As is the case with Garçon à la pipe, the almost narcotic atmosphere of Picasso’s flower paintings can be seen to recall the mystery, the dream-like quality, of the pictures of Odilon Redon. The end of the Blue Period and the beginning of the Rose are suffused with a similar oneiric poetry to that of Redon’s works, which were often marked by an almost subaqueous ambience. Perhaps it was in part this that drew Sainsère to Vase de fleurs—he was one of Redon’s great patrons in the early part of the 20th century, and indeed the artist drew his portrait, which is in the Ian Woodner Family Collection. Picasso begrudgingly admitted that Redon was an interesting painter, though he disputed Matisse’s claim that he was greater than Manet.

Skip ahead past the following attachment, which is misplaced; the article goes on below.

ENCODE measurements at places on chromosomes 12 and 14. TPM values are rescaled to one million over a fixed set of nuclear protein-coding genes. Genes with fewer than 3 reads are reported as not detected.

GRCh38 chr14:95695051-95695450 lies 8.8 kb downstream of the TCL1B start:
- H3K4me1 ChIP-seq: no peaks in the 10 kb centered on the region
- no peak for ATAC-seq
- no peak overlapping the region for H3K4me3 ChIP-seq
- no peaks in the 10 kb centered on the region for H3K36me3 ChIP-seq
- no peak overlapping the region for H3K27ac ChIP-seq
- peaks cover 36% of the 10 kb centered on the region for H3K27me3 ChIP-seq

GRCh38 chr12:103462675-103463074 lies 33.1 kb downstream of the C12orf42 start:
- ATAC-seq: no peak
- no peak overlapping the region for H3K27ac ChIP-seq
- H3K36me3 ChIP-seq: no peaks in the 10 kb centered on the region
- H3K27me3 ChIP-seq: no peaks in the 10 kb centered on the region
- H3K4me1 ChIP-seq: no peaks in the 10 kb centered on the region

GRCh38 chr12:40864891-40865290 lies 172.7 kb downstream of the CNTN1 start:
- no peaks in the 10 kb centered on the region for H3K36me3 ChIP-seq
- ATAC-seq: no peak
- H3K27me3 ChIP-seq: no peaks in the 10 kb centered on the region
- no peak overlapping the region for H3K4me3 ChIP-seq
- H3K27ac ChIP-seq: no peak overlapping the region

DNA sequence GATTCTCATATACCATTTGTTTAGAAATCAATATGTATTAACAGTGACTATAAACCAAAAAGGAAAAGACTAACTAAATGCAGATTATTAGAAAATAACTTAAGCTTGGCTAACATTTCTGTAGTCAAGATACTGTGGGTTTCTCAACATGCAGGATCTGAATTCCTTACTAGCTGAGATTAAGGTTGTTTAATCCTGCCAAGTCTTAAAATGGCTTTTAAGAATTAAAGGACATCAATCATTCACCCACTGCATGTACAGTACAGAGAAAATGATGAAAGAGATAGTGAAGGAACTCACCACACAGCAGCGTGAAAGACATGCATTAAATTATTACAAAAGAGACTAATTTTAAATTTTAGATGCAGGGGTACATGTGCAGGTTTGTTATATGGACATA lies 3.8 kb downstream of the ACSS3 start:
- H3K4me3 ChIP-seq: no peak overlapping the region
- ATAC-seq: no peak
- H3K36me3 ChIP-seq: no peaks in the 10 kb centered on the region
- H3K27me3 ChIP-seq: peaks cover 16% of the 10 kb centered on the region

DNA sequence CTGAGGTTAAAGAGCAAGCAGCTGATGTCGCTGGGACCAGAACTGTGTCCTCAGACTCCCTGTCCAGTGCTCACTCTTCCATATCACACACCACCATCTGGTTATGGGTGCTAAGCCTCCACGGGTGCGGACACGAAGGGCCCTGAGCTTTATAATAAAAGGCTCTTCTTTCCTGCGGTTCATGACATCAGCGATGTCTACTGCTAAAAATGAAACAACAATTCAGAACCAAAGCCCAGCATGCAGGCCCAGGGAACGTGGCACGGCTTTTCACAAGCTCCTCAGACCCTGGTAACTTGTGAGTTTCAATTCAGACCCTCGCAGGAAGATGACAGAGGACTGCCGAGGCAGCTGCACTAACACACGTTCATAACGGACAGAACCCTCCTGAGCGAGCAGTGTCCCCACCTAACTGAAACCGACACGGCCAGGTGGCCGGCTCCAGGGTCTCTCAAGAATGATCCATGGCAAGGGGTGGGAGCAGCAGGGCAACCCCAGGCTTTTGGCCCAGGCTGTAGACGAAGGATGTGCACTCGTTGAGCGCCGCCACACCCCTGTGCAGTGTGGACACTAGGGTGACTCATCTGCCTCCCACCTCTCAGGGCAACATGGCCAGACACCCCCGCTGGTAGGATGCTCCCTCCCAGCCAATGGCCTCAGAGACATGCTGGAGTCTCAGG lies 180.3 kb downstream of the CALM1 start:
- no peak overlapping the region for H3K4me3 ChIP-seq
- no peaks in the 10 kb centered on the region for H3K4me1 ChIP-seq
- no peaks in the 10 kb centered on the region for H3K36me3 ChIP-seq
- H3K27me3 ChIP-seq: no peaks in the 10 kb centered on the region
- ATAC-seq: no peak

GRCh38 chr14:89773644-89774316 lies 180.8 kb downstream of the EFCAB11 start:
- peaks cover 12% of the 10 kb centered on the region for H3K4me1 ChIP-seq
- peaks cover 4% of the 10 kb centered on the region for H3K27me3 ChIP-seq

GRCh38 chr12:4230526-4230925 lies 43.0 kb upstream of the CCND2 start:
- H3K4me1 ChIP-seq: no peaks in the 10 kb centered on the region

There was another artist whose influence Picasso was more willing to admit who had been creating flower paintings filled with a lyrical ambience: Paul Gauguin. In his biography of Picasso, the late John Richardson related that the artist had his own richly-annotated copy of Gauguin’s Noa Noa. During the early 1900s, Picasso would create a number of works that openly referred to Gauguin’s images, and indeed in one of them, signed it ‘Paul Picasso’. Picasso painted Vase de fleurs only a year after Gauguin’s death, adding a vivid sense of its being a tribute to the older artist. The picture recalls some of Gauguin’s own flower paintings from throughout his career, from the more boldly Impressionistic works of the 1880s to the overtly-mystical visions created in Tahiti and the Marquesas, when he had become a legendary figure, immersed in the exotic atmosphere half the way around the world from his former home.